It's Time To Call It A Day On Phone Conversations

If dialing the doctor makes you nauseous, you're not alone.

16/05/2016 10:23 AM AEST | Updated 15/07/2016 12:52 PM AEST
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Why are so many of us still attached to the mobile phone yet keep as much distance as we can between the phone and our mouths?

There are two types of people: those who pick up the phone to make a call and the rest of us, the voice-call averse, who will do almost anything to avoid speaking on the phone.

I used to think my extreme reluctance to talking on the phone was an anomaly, a quirk particular to me because I'm shy or maybe, on a deeper psycho-babble level, because I'm afraid of what I can't see. But it has become apparent that I don't own this fear. In fact, I am just one of hundreds of thousands of people who stare at the phone with horror when it rings and will use anything in their arsenal of avoidance techniques when it comes to making a call.

It has often been said that Generation Z are attached to their phones, but I'm pretty sure they aren't the only generation. The major difference is that while a lot of us grew up and spent our afternoons on the home phone chatting to friends until our parents unplugged the phone to give our siblings a turn, Generation Z and the tail end of the Millennials had a whole different social upbringing. They opened Instant Messenger and typed their conversations all afternoon. They haven't really ever used the phone to simply chat.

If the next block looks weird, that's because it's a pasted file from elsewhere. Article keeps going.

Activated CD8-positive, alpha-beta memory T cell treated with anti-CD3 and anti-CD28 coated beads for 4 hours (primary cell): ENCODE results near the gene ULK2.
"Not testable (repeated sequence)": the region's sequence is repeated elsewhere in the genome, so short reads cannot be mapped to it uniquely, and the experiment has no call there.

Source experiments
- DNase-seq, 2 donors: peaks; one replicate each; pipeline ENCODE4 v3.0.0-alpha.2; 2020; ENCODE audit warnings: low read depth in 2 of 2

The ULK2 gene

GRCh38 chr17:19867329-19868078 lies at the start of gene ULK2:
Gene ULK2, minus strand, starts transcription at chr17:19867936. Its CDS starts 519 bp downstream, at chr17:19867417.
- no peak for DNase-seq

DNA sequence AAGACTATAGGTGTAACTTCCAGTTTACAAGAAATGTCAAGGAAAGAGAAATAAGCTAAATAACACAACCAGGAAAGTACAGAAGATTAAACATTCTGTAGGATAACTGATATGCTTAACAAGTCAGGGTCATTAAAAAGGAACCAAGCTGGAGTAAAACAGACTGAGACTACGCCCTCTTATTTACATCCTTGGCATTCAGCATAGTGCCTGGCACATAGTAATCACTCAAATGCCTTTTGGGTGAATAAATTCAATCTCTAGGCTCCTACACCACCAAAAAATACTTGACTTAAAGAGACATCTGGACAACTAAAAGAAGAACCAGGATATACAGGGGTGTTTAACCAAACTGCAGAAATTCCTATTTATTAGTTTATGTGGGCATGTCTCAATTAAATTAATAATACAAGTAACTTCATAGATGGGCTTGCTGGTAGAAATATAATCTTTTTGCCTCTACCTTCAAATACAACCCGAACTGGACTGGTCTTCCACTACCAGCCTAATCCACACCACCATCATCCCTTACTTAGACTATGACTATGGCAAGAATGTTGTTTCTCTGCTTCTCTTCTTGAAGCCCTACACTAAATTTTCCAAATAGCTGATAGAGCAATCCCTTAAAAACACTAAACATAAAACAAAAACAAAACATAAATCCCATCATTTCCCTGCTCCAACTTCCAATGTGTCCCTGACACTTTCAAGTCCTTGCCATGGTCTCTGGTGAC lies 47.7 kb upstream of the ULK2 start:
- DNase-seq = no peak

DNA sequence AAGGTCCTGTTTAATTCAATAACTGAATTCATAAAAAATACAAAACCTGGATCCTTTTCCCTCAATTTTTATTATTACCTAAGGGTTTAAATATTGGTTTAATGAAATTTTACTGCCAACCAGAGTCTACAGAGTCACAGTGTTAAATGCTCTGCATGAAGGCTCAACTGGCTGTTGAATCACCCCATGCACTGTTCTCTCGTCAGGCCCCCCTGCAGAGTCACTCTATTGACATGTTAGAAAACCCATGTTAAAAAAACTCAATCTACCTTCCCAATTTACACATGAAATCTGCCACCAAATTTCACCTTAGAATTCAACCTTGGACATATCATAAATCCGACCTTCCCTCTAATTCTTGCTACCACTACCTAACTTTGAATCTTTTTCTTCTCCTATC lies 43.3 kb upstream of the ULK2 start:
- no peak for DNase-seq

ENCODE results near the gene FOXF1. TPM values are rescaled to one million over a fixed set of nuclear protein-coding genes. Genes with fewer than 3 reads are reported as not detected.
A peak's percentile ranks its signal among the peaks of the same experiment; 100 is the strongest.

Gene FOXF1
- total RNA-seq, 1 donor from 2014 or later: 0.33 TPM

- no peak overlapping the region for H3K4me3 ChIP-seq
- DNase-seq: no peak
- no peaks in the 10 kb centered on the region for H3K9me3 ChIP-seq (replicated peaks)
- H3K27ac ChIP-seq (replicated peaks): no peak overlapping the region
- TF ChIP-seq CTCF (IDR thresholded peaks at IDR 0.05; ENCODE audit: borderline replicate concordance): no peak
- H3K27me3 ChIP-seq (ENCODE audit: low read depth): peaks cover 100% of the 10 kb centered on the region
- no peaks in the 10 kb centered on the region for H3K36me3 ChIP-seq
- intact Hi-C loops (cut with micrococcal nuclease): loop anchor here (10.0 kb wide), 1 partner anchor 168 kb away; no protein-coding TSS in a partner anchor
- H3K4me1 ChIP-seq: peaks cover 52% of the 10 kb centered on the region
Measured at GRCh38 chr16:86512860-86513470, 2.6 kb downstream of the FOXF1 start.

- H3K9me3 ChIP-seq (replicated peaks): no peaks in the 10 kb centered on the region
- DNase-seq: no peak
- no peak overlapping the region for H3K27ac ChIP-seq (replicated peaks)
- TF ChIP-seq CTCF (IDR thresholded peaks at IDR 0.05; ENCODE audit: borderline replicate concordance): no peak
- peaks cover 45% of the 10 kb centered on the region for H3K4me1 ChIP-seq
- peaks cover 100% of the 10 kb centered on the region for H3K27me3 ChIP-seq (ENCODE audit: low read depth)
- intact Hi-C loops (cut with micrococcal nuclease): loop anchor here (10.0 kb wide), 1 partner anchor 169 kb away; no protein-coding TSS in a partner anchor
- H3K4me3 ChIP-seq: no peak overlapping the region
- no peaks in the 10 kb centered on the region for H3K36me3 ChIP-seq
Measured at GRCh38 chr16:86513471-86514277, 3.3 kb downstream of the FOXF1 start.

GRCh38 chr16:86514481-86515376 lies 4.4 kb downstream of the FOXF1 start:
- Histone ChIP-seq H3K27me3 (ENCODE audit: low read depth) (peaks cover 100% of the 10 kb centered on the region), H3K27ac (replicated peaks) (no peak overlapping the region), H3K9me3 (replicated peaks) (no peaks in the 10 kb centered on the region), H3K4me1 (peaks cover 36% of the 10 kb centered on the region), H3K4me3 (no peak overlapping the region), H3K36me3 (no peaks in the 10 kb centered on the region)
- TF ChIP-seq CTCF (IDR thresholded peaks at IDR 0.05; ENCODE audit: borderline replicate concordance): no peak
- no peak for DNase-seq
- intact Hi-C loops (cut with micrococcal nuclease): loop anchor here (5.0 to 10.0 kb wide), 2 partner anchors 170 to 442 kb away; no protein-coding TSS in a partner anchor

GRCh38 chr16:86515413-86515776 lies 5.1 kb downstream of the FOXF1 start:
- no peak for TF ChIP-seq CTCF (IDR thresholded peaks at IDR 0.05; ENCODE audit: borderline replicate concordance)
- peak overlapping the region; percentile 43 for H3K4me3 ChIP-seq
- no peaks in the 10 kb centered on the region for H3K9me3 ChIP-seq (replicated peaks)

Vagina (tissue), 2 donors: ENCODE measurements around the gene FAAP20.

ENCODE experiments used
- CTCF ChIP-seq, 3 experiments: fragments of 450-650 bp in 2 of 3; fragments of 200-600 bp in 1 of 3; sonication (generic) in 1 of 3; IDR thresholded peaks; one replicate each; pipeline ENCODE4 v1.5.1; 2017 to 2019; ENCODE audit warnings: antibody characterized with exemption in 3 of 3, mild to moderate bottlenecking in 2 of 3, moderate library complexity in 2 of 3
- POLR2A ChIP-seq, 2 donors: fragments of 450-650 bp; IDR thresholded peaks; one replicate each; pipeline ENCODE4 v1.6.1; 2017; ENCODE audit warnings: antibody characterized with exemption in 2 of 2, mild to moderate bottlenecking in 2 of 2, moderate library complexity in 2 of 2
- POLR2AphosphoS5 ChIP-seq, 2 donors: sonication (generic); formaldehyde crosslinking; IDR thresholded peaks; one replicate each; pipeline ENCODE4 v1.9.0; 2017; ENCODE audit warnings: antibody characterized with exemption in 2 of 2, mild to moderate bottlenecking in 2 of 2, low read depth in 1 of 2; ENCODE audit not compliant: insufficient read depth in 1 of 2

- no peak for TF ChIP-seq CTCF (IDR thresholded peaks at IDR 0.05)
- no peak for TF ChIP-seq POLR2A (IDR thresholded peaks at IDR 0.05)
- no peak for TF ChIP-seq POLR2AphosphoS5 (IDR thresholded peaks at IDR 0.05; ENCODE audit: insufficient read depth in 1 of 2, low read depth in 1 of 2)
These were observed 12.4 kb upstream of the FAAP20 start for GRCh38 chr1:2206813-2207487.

A Washington Post article quotes Stephanie Shih, a 27-year-old brand marketing manager of a New York-based company, who says phones seem outdated and phone calls are an interruption. Neither she, nor the majority of her colleagues, have work phones and she takes scheduled work calls once or twice a week. Shih says: "Even my dentist's office texts me because they know phone calls can be burdensome."

So while those young people may require an email before a call to warn them of the interruption, what about Gen X and Boomers? Why are so many of us still attached to the mobile phone yet keep as much distance as we can between the phone and our mouths?

When I expressed my hatred of speaking on the phone to my Facebook followers I was surprised as to how many people felt the same way as I did. These were the people who, like me, sometimes take a week to phone the doctor to make an appointment (this even after I have timed the call and know that it will take no longer than 40 seconds.) One person commented that she would rather take on a public speaking gig than speak on the phone, many professed their love for doctors, restaurants or hairdressers that take email bookings and more than one mentioned the idea of outsourcing calls to a personal or virtual assistant.

Reluctance to make or receive calls is often classified as a form of social anxiety. Reasons for the fear may be a manifestation of a generalised anxiety or it may be because of the immediacy of reply that a call dictates. There are no comfortable silences on the phone line and no option of editing yourself. We all know that if you have to respond to something immediately there is more chance you will choke. The very thought of it makes me want to switch my phone to do-not-disturb. Permanently.

While it is common to feel nervous when making an important call, it isn't ideal to feel that way every time you need to make contact with someone via the phone. Luckily, there seem to be many ideas that will help you get there. Writing down what you want to say, being in a safe space, smiling when you speak, practising the conversation out loud, positive visualisation and remembering the person on the other side of the phone can't actually see you are all great ways to "get into the zone". Unfortunately so is practise -- anxiety thrives on avoidance, or so they say.

Obviously, if this is a major problem for you and getting in the way of your day-to-day activities or your happiness you should seek professional help.

In the meantime, I am sticking to text and waiting for the day voice calls become obsolete.

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